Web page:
1: Anti-Static Brush (Light Green)

Gently apply the brush to the record, drawing concentric circles. This will facilitate the ease of clearing away dust and debris.


2. Straight Brush (Pink)

Wipe debris from the record by applying the brush in concentric circles from the inner grooves outward. Removes the outer layer of larger particles from the record surface.


3. Spread-Tipped Brush (Orange)

Following the groove of the record, use the brush to draw concentric circles from the inner grooves outward. Removes smaller particles from deeper in the record groove.


4. Anti-Static Brush (Light Green)

Gently apply the brush to the record, drawing concentric circles. Electrostatic discharge will prevent dust and debris from clinging to the record.

Note: Apply these steps to your records depending on the condition of each disk. For example, follow steps 1 through 3 for records that have not been listened to for some time. For records that are listened to regularly, forgo step one and apply only steps 2 and 3.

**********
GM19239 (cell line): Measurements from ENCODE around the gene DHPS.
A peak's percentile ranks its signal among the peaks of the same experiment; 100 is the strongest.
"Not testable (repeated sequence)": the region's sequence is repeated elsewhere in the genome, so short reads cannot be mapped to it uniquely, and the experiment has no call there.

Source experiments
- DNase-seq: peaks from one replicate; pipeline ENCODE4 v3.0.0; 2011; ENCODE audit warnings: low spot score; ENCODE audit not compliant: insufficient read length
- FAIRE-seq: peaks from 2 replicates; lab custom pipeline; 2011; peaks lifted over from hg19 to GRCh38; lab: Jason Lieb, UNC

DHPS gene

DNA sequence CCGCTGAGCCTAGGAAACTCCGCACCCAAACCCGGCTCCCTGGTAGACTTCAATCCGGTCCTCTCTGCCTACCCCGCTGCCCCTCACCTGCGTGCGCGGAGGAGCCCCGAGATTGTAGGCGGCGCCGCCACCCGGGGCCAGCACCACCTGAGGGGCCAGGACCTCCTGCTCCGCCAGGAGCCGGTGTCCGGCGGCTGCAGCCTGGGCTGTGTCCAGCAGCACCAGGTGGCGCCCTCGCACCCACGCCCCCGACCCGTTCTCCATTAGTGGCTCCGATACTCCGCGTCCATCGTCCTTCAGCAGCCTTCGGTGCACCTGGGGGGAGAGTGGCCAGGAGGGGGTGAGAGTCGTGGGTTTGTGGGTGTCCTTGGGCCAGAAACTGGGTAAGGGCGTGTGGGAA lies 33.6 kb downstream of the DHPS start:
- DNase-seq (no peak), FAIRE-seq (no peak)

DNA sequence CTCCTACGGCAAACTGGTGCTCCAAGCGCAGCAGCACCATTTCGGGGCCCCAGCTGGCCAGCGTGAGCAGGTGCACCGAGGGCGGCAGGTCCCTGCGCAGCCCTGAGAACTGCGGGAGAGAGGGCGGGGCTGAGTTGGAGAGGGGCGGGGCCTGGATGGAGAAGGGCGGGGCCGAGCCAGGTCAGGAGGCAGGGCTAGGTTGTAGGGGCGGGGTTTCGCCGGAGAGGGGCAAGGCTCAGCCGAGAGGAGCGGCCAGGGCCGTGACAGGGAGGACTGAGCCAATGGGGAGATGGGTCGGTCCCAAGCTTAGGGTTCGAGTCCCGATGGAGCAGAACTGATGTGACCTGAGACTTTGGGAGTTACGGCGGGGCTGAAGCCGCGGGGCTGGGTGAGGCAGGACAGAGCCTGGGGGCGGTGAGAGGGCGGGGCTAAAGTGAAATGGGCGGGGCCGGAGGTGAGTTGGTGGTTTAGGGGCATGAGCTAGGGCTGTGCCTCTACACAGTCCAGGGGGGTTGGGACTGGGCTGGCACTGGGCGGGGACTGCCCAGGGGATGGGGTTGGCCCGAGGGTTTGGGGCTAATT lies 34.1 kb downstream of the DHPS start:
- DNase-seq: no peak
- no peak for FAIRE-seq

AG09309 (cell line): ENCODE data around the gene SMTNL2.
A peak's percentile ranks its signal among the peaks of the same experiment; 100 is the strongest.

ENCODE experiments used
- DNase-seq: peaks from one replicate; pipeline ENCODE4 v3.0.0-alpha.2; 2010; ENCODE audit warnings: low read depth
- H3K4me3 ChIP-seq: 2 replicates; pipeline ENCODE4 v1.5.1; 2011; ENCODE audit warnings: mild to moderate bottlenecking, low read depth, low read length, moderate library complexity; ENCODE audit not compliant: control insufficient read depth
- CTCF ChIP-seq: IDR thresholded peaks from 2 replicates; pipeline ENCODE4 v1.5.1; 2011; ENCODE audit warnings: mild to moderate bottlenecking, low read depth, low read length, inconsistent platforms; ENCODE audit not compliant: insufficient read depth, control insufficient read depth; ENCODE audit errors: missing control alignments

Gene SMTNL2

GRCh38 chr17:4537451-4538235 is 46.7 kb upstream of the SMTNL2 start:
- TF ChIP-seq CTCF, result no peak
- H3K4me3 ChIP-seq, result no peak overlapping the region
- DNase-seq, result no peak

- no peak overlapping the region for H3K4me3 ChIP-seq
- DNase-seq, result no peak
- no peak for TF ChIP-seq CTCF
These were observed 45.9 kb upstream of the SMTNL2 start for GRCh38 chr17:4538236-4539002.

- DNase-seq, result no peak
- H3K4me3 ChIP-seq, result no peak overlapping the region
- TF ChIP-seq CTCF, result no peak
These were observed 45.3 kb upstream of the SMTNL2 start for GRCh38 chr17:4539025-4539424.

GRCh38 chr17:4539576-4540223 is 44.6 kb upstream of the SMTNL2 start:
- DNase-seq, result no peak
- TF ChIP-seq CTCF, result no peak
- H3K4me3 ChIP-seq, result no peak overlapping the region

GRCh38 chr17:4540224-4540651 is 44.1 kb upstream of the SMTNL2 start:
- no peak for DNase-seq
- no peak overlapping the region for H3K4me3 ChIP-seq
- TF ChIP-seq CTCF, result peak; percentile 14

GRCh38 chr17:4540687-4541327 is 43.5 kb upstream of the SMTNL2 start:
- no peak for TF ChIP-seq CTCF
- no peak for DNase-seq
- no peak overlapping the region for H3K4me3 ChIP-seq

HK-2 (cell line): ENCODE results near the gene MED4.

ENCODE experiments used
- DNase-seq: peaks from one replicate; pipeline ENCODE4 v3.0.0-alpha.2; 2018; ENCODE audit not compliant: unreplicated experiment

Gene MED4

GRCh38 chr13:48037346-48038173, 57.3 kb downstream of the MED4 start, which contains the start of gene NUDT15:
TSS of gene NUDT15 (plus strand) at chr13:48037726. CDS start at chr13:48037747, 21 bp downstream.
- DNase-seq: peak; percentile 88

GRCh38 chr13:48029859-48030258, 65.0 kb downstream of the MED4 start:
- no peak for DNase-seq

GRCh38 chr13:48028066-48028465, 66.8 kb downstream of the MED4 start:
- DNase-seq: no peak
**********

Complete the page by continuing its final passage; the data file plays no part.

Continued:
In use, I found the cleaning system almost therapeutic. No vacuum motor noises. No messy cleaning liquids. No visual frustration of moving dirt from one side of your record…to the next. The entire sequence lasted just a few minutes. I also liked the idea of utilising the anti-static brush off the moving platter. To me, touching and trailing a brush over a moving platter always seemed a great way to create static in the first place.

If the brushes themselves become dirty then the company recommends a light wash in lukewarm water or – in extreme cases – gentle detergent. After which, you hang the brushes with the bristles down to facility drip drying.